Child may improve communication at first, then drop back, though to a level higher than before he had the dog. Child may look at dog and talk to dog about his day.  
  More hand flapping another excitement-related behaviours may be seen at first. 
Dog needs a daily schedule (feed, train, exercise, play etc.). This can help to regulate a higher-functioning teen or child's day.  
Improved adaptability of child.  
Child learns about emotions through the dog's point of view. Train can help teach family how to read dog body language.  
There are more benefits if the child has previous or concurrently done horse therapy.   
  Travelling is more challenging with a dog in tow.
  Parent may try to force the situation (make it work) when it isn't. Whether they be lack of bonding, behaviour issues by the child or the dog, time, money or emotional energy, sometimes a dog isn't a good option for each situation.
   
 Service Dog  
Same benefits as pet dog above. Finding the right dog with a resilient temperament can be a challenge as for pet dog. Large dogs cost more to feed.
  Attracts more attention than you want at times. Because you have a dog with you in places where dogs are not allowed, they are interesting. Some people love them, others hate them. 
Dog can perform tasks that help to mitigate autism such as deep pressure therapy to ground the child, interrupting anxiety tasks, interrupting self-harm, retrieving weighted blanket, etc.  
Learning how to train your own tasks can be empowering.  Learning the theory and application of training a service dog to the point of public access is time-consuming and challenging. Needs the ability to commit to the dog while caring for your child.
 You can train new tasks as they are needed. Hiring a trainer and classes can be costly. Plan on $3000-$6000 from puppy to working adult. Add on about $1000 per year to feed, vet and other supplies. More if the dog needs to be professionally groomed.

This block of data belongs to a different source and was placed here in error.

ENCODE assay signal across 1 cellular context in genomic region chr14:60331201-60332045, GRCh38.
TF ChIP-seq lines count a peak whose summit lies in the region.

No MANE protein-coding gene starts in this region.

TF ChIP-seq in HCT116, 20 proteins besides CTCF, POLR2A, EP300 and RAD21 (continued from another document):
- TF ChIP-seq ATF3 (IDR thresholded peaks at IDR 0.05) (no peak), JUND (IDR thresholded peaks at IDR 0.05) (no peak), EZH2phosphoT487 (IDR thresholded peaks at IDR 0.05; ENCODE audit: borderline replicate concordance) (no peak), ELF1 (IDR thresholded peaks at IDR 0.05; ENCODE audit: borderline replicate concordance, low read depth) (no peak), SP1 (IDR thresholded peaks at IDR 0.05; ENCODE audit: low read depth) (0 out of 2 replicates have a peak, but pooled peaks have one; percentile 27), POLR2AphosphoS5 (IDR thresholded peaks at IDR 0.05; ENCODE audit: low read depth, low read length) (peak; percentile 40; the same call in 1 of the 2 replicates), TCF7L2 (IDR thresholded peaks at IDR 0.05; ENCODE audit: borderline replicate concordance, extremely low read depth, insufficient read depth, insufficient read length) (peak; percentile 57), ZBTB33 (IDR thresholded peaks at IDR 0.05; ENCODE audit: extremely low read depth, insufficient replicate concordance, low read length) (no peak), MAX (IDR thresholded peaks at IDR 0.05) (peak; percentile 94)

Buying a trained dog can be risky. You need to make sure you know what you are getting before you put any money down. Only place a deposit on the dog. Visit the location. See other dogs produced and meet your dog before paying the final deposit. Look for signs of stress from the dogs and find out is aversive equipment has been used on them. Do not accept a dog under 18 months of age as they are not mature enough to do the job (physically, social or emotionally).
  Getting a trained dog from a non-profit program can take 2 years or more, if they are accepting applications and your family qualifies. They may require you to do some fundraising and ideally will do regular follow up maintenance training for the lifetime of the dog.
  Time/focus issues.
Public may be more respectful/understanding of a child with a service dog.  
Parent often feels more competent about managing a child with a dog.  
  Family may be confronted by retailers, schools, restaurants, transportation providers, hotels etc if or not dog can accompany family.  
Service dogs are allowed anywhere a member of the public can go-if they do not cause a disturbance and are house-trained. Service Dogs may not be allowed in private establishments like private homes and schools, private churches, food preparation areas, operating theatres, some sections of zoos etc. They may be asked to be removed if they cause a disturbance (bark or bother other people) or pee or poop.
  There will be places you want to avoid taking your serviced to protect him or her such as fenced off leash dog parks.
  Common welfare issues for the dog are: Lack of recovery time for dog, unintentional maltreatment. Lack of predictable daily schedule for the dog. Not enough recreation time for the dog. These can lead to serious negative impacts on the dog's behaviour, performance, and welfare and parental satisfaction of the dog.
  Dogs behaviour and tasks tend to decline over time if not maintained. You will need to do monthly then bi-yearly refresher training and/or courses to keep your dog up to date.
  Some regions require yearly or every 2-3 year certification renewals for public access. (BC, Alberta and Nova Scotia in Canada for example)